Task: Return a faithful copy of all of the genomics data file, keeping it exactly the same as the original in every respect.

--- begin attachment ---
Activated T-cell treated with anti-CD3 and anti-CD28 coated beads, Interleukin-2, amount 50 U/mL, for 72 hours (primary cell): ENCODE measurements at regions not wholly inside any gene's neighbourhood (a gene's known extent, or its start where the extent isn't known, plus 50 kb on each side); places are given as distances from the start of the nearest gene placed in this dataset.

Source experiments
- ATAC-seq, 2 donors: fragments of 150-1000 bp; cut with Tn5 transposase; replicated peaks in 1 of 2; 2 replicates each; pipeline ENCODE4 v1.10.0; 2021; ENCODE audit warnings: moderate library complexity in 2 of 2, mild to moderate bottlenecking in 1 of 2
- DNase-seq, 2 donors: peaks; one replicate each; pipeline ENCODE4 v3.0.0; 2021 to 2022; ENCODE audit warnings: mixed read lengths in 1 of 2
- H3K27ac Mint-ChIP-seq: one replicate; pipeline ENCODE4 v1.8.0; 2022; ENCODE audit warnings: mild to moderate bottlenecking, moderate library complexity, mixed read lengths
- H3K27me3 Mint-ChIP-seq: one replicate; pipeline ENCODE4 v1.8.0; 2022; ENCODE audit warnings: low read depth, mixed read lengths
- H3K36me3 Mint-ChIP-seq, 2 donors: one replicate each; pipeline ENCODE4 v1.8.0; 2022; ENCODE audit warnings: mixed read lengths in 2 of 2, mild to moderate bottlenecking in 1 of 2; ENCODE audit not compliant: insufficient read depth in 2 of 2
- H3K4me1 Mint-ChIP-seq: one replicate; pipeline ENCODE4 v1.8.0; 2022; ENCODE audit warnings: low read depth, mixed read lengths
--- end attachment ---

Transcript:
Activated T-cell treated with anti-CD3 and anti-CD28 coated beads, Interleukin-2, amount 50 U/mL, for 72 hours (primary cell): ENCODE measurements at regions not wholly inside any gene's neighbourhood (a gene's known extent, or its start where the extent isn't known, plus 50 kb on each side); places are given as distances from the start of the nearest gene placed in this dataset.

Source experiments
- ATAC-seq, 2 donors: fragments of 150-1000 bp; cut with Tn5 transposase; replicated peaks in 1 of 2; 2 replicates each; pipeline ENCODE4 v1.10.0; 2021; ENCODE audit warnings: moderate library complexity in 2 of 2, mild to moderate bottlenecking in 1 of 2
- DNase-seq, 2 donors: peaks; one replicate each; pipeline ENCODE4 v3.0.0; 2021 to 2022; ENCODE audit warnings: mixed read lengths in 1 of 2
- H3K27ac Mint-ChIP-seq: one replicate; pipeline ENCODE4 v1.8.0; 2022; ENCODE audit warnings: mild to moderate bottlenecking, moderate library complexity, mixed read lengths
- H3K27me3 Mint-ChIP-seq: one replicate; pipeline ENCODE4 v1.8.0; 2022; ENCODE audit warnings: low read depth, mixed read lengths
- H3K36me3 Mint-ChIP-seq, 2 donors: one replicate each; pipeline ENCODE4 v1.8.0; 2022; ENCODE audit warnings: mixed read lengths in 2 of 2, mild to moderate bottlenecking in 1 of 2; ENCODE audit not compliant: insufficient read depth in 2 of 2
- H3K4me1 Mint-ChIP-seq: one replicate; pipeline ENCODE4 v1.8.0; 2022; ENCODE audit warnings: low read depth, mixed read lengths